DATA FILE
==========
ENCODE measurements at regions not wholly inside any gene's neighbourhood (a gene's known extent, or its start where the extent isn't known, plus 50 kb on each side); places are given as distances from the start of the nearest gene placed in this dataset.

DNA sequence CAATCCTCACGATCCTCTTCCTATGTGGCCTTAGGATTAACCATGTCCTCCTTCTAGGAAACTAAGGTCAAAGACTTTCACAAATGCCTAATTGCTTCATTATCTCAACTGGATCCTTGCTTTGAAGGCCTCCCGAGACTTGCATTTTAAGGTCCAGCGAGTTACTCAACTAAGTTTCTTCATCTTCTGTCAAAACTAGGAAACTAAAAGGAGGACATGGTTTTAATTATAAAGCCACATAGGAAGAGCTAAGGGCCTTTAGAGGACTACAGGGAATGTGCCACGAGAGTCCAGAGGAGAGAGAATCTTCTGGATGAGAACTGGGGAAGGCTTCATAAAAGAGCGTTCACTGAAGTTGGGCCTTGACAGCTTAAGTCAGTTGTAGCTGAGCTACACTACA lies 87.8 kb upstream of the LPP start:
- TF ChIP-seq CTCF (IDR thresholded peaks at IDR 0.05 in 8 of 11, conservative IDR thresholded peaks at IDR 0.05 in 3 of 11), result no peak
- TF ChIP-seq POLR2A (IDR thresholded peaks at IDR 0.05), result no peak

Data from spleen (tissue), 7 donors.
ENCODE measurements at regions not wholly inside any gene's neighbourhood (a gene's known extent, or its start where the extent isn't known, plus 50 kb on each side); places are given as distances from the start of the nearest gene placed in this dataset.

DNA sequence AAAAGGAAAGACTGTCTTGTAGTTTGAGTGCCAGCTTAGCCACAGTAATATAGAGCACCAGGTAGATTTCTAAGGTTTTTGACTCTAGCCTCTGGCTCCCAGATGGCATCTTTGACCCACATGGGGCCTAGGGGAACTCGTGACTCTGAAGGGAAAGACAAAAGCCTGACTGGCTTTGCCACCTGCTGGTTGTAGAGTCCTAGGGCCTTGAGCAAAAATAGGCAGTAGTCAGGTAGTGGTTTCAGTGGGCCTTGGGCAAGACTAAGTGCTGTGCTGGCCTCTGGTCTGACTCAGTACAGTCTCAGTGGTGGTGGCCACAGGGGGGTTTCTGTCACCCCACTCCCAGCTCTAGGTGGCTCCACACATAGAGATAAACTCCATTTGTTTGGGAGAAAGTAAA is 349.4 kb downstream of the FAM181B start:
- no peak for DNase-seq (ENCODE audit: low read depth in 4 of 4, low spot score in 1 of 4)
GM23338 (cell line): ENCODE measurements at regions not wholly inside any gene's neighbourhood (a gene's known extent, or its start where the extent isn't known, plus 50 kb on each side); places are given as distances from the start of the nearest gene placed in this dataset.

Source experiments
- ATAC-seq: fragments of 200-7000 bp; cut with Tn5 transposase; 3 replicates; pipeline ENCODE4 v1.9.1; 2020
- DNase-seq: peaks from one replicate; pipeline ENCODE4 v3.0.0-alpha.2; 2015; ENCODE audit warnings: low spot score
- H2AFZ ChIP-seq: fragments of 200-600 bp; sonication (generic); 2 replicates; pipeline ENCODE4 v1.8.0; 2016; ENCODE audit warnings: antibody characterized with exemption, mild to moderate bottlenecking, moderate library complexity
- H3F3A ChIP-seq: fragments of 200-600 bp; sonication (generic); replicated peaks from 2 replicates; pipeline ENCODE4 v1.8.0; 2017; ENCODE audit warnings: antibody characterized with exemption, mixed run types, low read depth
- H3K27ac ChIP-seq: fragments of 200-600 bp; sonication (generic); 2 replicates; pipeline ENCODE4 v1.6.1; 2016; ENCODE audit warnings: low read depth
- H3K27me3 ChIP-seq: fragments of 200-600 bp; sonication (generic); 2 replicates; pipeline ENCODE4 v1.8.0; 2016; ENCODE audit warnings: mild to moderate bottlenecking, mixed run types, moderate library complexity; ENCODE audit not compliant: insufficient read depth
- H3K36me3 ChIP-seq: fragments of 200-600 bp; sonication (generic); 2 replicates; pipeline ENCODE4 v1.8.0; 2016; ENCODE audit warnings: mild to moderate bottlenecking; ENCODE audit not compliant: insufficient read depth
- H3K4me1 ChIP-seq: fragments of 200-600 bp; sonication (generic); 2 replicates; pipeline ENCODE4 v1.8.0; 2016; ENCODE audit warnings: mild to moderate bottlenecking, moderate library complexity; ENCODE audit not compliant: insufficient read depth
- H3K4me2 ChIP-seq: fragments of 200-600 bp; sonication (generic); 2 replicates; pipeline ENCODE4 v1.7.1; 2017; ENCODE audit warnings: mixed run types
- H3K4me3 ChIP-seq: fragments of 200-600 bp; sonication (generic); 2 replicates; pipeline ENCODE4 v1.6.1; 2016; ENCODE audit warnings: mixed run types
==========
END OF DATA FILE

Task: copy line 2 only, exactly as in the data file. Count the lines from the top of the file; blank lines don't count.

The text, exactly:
DNA sequence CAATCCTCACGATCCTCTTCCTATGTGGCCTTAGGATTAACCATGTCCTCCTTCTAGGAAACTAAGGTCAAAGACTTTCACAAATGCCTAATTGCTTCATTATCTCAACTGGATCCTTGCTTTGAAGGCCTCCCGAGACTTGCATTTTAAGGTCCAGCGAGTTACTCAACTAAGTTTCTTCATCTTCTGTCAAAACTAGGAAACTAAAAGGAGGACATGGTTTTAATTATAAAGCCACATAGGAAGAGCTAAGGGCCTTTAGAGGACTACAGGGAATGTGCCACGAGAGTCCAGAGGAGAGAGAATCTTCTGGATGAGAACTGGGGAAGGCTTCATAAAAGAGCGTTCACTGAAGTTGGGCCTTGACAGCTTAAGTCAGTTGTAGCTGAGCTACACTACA lies 87.8 kb upstream of the LPP start: